What evidence is there for Gálmód to be the name of the father of Gríma the Wormtongue? Gandalf once addresses Gríma as "Gríma son of Gálmód", in a sentence otherwise consisting mostly of insults. Is it conceivable that Gálmód could alternatively be a reference to Gríma's mother, or even a figurative reference to Gríma's birth in of a despicable moment of lechery, intended by Gandalf as just another insult?

I believe that the actual conversation took place in Rohirric where it might be unambiguous whether the name was masculine or feminine; but I imagine that the ending could have been lost in translation to Westron. Or perhaps Gandalf actually spoke in Westron and only he knew what he meant.

I'm particularly interested about any other references to Gálmód, or about Gríma's origin in general.

  • 1
    AFAIK, nothing is known of Gálmód other than that single line in Two Towers.
    – Valorum
    Sep 20, 2020 at 18:59
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    I can't think of any case in Tolkien where ____ son of _____ named the mother as the parent. I would be rather surprised if that was the intention. Sep 20, 2020 at 19:29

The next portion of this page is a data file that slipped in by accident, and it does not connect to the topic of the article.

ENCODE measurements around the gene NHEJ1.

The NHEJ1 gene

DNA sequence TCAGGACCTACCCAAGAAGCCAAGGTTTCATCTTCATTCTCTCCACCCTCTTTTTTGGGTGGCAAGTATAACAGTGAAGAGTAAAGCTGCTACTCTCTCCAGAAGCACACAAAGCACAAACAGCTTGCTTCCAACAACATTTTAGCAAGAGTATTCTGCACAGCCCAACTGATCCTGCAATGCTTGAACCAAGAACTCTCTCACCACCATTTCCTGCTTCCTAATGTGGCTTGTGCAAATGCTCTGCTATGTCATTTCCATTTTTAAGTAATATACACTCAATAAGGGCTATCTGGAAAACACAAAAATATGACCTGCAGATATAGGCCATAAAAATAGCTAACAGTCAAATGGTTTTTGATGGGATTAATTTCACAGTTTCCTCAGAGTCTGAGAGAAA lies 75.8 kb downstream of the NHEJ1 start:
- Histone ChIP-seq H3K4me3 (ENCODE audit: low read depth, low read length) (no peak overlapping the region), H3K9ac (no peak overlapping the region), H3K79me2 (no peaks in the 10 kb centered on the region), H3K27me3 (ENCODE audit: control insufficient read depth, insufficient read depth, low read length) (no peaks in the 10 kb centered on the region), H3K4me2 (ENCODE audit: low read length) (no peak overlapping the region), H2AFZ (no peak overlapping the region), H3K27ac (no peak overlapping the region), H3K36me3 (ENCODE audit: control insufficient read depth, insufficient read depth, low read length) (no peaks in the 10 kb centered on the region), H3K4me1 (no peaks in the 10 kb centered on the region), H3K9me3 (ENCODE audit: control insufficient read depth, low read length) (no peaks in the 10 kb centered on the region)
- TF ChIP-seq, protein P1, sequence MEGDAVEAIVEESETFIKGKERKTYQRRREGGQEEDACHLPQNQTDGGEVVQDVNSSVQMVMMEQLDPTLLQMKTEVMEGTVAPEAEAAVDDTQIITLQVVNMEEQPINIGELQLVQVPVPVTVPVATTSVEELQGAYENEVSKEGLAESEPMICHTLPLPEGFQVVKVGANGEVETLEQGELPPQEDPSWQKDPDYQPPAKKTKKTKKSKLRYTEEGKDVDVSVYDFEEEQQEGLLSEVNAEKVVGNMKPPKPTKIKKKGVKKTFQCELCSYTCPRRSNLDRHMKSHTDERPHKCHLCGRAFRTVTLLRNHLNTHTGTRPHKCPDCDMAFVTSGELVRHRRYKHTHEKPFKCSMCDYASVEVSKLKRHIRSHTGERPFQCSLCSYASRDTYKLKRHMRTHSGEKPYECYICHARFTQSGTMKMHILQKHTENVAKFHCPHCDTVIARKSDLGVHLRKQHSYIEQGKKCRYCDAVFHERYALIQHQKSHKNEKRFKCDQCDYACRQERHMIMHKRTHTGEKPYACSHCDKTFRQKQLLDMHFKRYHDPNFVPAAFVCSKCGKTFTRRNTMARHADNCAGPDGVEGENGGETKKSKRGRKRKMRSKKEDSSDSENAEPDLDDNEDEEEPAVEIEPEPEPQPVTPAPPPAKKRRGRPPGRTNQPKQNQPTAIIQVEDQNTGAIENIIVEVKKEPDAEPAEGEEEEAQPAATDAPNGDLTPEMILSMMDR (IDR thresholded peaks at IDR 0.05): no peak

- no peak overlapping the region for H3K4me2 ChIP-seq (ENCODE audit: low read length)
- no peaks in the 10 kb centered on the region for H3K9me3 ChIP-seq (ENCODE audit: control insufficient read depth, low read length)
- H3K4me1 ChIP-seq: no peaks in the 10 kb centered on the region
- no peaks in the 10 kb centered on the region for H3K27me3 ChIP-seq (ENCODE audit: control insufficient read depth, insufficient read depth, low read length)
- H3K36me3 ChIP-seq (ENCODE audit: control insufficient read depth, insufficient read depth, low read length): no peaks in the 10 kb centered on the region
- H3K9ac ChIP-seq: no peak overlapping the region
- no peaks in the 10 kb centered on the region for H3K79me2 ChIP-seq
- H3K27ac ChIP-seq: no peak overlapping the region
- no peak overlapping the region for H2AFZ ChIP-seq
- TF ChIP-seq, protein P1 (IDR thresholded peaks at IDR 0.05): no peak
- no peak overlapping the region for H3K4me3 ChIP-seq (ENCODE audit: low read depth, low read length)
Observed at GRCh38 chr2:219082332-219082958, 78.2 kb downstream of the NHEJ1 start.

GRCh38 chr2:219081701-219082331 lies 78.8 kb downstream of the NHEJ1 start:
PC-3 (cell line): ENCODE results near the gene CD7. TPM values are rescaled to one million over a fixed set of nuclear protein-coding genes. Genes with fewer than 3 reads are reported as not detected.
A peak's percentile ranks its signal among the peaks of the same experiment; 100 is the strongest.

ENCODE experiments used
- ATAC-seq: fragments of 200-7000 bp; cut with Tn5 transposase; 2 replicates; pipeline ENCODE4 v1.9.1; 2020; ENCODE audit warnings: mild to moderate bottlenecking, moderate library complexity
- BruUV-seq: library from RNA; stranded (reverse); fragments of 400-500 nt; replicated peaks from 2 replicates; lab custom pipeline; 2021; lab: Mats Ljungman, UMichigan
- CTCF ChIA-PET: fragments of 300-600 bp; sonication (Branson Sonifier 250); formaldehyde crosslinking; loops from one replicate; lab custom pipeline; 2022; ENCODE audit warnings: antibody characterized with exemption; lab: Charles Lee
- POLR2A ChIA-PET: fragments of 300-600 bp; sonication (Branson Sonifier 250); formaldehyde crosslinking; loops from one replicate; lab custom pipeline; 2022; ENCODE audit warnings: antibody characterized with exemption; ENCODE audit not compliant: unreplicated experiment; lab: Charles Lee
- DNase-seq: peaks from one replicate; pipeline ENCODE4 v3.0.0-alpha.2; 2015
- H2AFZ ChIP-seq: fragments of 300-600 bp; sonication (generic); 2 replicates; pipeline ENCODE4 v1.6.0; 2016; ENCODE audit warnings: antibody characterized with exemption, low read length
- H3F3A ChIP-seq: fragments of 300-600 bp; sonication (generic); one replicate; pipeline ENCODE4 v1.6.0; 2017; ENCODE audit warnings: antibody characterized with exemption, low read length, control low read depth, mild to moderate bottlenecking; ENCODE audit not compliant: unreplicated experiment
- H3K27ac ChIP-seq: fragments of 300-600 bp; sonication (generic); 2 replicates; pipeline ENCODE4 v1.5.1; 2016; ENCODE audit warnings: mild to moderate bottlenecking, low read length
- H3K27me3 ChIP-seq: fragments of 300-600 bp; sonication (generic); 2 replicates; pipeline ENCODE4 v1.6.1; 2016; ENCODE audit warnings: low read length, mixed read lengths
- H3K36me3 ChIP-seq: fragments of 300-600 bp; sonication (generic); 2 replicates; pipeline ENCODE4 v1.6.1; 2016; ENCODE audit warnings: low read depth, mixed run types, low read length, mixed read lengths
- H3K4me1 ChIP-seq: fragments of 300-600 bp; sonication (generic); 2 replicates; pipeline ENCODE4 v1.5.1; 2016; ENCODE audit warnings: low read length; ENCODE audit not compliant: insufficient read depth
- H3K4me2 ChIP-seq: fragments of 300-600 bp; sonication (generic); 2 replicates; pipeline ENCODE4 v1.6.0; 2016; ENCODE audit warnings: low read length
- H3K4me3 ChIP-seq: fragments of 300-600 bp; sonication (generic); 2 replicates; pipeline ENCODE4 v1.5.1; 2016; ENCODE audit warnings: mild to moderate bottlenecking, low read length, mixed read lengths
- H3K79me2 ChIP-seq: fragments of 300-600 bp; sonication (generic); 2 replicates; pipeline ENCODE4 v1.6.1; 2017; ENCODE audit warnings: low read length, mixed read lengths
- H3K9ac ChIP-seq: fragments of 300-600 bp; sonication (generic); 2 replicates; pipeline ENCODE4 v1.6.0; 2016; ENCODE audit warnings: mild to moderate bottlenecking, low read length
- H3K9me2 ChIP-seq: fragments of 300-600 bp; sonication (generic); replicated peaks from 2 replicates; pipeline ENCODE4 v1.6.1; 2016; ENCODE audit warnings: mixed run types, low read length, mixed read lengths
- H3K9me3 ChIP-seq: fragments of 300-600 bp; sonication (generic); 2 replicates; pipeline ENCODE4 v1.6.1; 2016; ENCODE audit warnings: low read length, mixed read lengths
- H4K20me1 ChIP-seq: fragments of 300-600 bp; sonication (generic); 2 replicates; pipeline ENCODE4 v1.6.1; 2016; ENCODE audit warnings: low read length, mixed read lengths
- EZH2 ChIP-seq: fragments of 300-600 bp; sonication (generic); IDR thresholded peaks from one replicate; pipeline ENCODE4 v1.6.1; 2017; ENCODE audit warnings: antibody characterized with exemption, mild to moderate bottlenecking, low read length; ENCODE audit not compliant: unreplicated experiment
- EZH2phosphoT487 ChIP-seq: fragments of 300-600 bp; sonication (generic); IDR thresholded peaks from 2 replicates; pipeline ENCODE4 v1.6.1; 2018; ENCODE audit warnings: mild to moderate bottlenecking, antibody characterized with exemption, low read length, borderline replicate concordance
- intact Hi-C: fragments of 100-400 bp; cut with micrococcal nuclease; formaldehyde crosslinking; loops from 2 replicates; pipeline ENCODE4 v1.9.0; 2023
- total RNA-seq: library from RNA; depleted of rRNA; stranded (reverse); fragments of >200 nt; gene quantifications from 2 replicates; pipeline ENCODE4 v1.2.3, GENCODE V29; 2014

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    @suchiuomizu "Then Fréaláf, son of Hild, Helm's sister..." But I'm having a much harder time thinking of any cases where the mother isn't royalty.
    – Nolimon
    Sep 20, 2020 at 20:11
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    I don't know enough to answer this, but JRRT was an expert on Anglo-Saxon and Rohan was modeled in many respects after Anglo-Saxon England. So I'd expect Rohan to follow A-S custom in this. Would an A-S call someone "Son of X" where X is the mother? (The example of Fréaláf may suggest that, unadorned, X is always the father, since the speaker in Fréaláf's case also said that Hild was Helm's sister.)
    – Mark Olson
    Sep 20, 2020 at 21:07
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    Hall's Anglo-Saxon dictionary gives "wanton" and "licentious" as equivalents for "gálmód" and a reference to the Poem of Judith. In that poem the word is used to characterize a male soldier; the meaning of the single occurrence in that poem doesn't appear to have primarily sexual connotations; and I am not familiar with any other uses of the word in Anglo Saxon. Still, could Gandalf possibly be calling Wormtongue "sonuvabitch" (gender not implied if Gandalf spoke in Westron there) in a way that only Gandalf, Wormtongue himself (and JRRT) could decode with ease? Sep 20, 2020 at 21:24

2 Answers 2


The first question is easiest to answer: Tolkien tells us that Galmod is Grima's father! But we need to look a little deeper to see how.

The Rohirrim generally reckon descent from the father. For example, when Gandalf addresses Theoden, he says:

Hail, Theoden, son of Thengel!